US perverse in opposing China’s cyber law

Source:Global Times Published: 2016/11/8 22:33:40

China's top legislature on Monday passed a cybersecurity law, which drew criticism and doubts from mainstream Western media. James Zimmerman, chairman of the American Chamber of Commerce in China, accused the law of creating obstacles to foreign businesses in China and called the provisions "vague, ambiguous, and subject to broad interpretation by regulatory authorities." Some said the law is a setback to the freedom of expression as a closed-door approach. The Chinese public is tired of those hackneyed accusations.

Cybersecurity is a top priority nowadays. A country as big as China must have a cybersecurity law and clear cyber development strategies. It is understandable that big Western companies in China do not want any regulations. But it is unrealistic - how can they urge China to strengthen law enforcement on the one hand and reject the governance of authorities for their own interests on the other?

All the big powers are cautious about whether national security will be subject to cyber technologies. The US has been one of the most aggressive. It claims it is a target of the most cyber attacks from overseas and has kept the highest alert on foreign IT products. Yet the PRISM scandal reveals that the US is the very country that has no sense of rules in the cyber world. Its wiretap and cybersecurity sabotage in other countries have gone beyond international law and morality.

Whenever China passes a law, some Westerners will voice their objections. It is a twisted mentality. US companies in China and officials in Washington clearly understand the necessity of legislation in China and that the companies are subject to Chinese laws. But they seem uncomfortable when it comes to practice.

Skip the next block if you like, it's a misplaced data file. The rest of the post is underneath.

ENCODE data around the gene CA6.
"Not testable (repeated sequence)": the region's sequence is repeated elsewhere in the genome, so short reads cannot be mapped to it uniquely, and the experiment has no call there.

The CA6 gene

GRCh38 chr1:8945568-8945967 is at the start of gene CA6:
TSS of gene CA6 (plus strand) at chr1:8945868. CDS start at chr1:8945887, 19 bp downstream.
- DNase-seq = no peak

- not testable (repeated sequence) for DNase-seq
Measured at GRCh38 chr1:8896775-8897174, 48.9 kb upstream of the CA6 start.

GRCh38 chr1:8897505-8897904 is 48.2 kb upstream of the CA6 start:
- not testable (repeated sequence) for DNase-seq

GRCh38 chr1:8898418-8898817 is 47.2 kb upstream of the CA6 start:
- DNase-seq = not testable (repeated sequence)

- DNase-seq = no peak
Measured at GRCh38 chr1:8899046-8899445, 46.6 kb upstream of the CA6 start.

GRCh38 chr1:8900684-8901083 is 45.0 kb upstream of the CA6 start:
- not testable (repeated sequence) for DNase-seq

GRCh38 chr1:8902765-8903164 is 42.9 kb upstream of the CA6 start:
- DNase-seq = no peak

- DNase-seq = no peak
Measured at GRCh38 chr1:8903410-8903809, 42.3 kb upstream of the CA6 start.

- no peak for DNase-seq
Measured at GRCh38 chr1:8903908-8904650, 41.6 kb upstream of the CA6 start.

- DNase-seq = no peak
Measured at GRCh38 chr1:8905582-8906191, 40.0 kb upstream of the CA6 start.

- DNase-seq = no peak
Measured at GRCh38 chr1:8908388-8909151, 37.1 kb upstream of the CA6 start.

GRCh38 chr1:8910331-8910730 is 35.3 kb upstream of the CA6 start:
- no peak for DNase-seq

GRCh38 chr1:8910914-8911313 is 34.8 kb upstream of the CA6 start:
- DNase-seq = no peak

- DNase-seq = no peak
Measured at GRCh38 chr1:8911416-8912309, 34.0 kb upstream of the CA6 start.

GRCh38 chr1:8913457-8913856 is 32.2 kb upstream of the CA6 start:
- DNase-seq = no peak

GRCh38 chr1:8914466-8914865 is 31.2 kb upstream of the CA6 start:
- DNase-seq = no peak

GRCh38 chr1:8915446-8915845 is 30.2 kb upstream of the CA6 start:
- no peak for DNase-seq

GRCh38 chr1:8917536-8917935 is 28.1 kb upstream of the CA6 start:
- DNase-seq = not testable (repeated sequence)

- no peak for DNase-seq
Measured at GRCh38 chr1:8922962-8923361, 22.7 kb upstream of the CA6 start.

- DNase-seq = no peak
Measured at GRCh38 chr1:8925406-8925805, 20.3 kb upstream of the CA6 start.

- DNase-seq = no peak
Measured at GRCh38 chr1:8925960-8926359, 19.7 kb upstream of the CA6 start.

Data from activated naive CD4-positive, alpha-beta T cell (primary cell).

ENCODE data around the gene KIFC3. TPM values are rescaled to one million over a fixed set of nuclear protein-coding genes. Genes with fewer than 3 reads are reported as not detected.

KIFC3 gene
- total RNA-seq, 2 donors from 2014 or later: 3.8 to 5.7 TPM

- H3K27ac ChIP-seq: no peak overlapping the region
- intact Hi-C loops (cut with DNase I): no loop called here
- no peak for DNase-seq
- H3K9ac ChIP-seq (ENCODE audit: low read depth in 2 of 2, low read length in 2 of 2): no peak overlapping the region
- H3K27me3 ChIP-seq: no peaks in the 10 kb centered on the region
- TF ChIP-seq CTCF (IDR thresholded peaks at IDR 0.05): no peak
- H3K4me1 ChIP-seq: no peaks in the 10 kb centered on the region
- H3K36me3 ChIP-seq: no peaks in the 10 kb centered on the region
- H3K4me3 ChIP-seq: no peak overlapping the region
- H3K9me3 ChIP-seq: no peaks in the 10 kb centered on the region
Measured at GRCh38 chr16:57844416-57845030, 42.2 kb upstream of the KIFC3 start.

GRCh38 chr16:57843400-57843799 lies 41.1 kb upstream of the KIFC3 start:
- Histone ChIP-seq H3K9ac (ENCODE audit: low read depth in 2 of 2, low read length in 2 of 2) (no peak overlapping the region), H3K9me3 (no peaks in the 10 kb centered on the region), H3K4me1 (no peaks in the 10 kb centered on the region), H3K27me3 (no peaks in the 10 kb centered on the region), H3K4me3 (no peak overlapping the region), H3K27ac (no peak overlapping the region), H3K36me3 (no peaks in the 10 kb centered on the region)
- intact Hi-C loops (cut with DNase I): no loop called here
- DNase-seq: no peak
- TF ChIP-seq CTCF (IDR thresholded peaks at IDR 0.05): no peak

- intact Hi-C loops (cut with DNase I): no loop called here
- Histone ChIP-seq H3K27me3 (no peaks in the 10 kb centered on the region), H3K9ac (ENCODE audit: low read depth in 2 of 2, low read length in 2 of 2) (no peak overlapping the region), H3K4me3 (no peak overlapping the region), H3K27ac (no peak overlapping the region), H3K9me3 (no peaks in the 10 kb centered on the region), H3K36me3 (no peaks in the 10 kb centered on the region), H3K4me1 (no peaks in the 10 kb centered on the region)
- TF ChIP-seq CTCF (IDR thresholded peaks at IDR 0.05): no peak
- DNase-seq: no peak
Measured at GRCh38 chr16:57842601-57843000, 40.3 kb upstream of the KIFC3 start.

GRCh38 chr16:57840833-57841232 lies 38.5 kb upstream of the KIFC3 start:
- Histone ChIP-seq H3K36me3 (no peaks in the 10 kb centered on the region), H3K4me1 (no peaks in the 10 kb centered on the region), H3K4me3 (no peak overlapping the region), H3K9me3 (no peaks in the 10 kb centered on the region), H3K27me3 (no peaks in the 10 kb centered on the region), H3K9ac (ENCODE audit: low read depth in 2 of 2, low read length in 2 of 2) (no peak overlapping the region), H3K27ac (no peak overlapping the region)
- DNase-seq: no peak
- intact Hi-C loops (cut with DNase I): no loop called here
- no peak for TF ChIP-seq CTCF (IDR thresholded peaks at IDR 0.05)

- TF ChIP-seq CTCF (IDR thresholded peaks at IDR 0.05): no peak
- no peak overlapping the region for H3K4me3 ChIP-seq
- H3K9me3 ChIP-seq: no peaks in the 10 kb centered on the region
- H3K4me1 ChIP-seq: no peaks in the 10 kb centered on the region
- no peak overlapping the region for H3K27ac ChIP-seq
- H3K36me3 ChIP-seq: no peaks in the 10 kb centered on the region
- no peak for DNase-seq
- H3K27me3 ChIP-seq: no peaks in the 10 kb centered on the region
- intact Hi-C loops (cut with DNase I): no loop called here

The new law requires firms to store their data in China and submit them for security reviews to move the data overseas. If such supervision has to be given up, it means China will be laid bare. Will the US allow Chinese enterprises to buy a US high-tech company, transmit all data concerning the US to China and submit them to China's security authorities? 

US flagship Internet enterprises have expanded across the globe like an invincible armada, but suffered a setback in China. They attributed their failure to "unfair treatment." But China's rules are for all enterprises. If "unfair treatment" does exist, it's the opposite. Foreign Internet companies operating in China can always publish some information that is forbidden on Chinese websites. 

China won't abandon the policy of opening-up. Enhancing exchanges with the outside world is one of the lifelines of China's development and progress. But foreign institutions should respect Chinese laws, and foreign governments and media should encourage such respect.

Exchanges between China and foreign countries will be a mutually beneficial and win-win process. Without a sound legal system in China, the continuous increase of communication cannot be sustained. China must take legislation into its own hands. The American habit of criticizing China's legislation under an imperialistic mind should have been changed long ago.

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